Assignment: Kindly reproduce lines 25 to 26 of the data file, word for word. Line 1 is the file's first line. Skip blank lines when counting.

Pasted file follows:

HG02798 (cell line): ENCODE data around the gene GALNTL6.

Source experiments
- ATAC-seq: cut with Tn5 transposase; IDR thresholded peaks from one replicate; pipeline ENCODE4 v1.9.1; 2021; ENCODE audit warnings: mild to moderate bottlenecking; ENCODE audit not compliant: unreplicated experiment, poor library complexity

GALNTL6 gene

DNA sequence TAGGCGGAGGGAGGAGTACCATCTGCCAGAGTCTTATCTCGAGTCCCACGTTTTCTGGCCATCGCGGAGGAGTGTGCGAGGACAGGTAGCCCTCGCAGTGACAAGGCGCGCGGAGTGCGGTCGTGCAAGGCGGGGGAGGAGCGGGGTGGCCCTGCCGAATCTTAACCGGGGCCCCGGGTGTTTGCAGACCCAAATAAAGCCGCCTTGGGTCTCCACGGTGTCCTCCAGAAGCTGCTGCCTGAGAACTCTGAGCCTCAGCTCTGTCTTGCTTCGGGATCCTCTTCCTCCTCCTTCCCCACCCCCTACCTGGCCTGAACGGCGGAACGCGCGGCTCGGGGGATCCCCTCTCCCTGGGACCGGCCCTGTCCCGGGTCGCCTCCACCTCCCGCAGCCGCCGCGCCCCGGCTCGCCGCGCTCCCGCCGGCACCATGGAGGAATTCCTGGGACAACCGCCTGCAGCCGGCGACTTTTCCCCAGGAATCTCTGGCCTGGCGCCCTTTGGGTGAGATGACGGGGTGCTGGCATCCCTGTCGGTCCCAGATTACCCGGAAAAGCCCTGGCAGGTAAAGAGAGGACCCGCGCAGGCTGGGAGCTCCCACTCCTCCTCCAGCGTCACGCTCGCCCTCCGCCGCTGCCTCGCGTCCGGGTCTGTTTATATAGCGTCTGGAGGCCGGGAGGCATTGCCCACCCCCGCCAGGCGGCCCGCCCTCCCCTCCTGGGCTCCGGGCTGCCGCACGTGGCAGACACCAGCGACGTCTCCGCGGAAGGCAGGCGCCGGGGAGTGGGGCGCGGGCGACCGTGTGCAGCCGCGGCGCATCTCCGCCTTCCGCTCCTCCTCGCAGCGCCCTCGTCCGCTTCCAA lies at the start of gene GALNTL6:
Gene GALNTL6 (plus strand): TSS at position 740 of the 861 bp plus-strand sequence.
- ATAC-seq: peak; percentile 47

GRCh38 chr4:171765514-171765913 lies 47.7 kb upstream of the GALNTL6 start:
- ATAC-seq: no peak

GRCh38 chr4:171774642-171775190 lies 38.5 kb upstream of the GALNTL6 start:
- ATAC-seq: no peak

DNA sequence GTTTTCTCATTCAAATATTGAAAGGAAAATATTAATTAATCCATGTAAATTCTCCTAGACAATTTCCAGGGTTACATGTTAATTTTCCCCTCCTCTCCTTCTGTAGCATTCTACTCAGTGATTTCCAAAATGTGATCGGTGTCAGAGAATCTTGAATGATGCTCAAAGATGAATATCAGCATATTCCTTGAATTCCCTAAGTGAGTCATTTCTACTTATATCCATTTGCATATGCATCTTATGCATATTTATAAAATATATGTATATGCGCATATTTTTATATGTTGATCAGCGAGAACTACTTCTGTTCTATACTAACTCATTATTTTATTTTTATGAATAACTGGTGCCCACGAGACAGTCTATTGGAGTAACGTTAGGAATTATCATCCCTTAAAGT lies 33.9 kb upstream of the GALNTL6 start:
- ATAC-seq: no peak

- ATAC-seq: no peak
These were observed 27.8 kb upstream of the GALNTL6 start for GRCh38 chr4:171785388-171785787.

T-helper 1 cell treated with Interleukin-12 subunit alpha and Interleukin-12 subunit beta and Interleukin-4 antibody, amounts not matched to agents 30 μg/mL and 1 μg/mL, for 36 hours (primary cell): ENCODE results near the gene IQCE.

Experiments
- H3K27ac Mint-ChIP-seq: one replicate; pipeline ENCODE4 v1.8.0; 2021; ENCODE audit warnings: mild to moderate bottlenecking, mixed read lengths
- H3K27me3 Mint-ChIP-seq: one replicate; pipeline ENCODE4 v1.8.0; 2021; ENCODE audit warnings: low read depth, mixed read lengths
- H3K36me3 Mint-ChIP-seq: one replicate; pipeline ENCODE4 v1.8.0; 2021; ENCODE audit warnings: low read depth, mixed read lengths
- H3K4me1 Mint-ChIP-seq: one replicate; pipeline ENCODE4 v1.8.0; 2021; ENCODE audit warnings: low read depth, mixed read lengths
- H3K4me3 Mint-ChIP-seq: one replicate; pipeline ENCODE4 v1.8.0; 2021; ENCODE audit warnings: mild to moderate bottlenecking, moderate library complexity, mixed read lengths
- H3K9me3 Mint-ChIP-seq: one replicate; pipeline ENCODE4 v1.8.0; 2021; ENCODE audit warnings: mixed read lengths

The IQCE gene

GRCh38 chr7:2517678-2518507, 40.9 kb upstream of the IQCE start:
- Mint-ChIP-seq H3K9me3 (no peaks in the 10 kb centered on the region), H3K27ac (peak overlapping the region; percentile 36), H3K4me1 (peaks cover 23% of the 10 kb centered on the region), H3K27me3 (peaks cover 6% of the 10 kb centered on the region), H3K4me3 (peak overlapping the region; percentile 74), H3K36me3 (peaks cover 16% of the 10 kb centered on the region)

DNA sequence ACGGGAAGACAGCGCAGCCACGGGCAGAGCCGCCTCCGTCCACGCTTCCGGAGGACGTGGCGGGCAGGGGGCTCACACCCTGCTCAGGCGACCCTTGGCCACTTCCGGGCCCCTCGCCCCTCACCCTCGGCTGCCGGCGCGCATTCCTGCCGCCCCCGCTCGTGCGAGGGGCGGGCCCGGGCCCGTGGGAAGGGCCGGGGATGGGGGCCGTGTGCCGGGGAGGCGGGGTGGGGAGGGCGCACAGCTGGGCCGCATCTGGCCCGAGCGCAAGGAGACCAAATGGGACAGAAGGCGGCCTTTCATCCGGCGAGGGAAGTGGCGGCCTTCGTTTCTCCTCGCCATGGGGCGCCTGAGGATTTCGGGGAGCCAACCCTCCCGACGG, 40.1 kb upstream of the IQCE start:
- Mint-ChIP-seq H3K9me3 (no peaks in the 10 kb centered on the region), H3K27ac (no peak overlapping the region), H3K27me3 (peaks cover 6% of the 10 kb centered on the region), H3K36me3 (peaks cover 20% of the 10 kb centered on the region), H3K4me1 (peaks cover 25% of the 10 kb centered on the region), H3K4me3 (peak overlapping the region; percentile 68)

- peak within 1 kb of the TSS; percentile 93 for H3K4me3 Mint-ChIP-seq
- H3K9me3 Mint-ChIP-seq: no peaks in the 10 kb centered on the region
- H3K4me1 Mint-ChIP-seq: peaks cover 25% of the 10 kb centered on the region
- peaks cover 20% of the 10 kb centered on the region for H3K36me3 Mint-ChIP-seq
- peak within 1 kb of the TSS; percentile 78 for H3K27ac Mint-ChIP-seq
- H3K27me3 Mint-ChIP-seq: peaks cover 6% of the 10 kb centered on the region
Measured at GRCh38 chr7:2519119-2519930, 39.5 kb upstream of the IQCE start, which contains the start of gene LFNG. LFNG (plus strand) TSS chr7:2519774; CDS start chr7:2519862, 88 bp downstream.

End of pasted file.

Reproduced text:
GRCh38 chr7:2517678-2518507, 40.9 kb upstream of the IQCE start:
- Mint-ChIP-seq H3K9me3 (no peaks in the 10 kb centered on the region), H3K27ac (peak overlapping the region; percentile 36), H3K4me1 (peaks cover 23% of the 10 kb centered on the region), H3K27me3 (peaks cover 6% of the 10 kb centered on the region), H3K4me3 (peak overlapping the region; percentile 74), H3K36me3 (peaks cover 16% of the 10 kb centered on the region)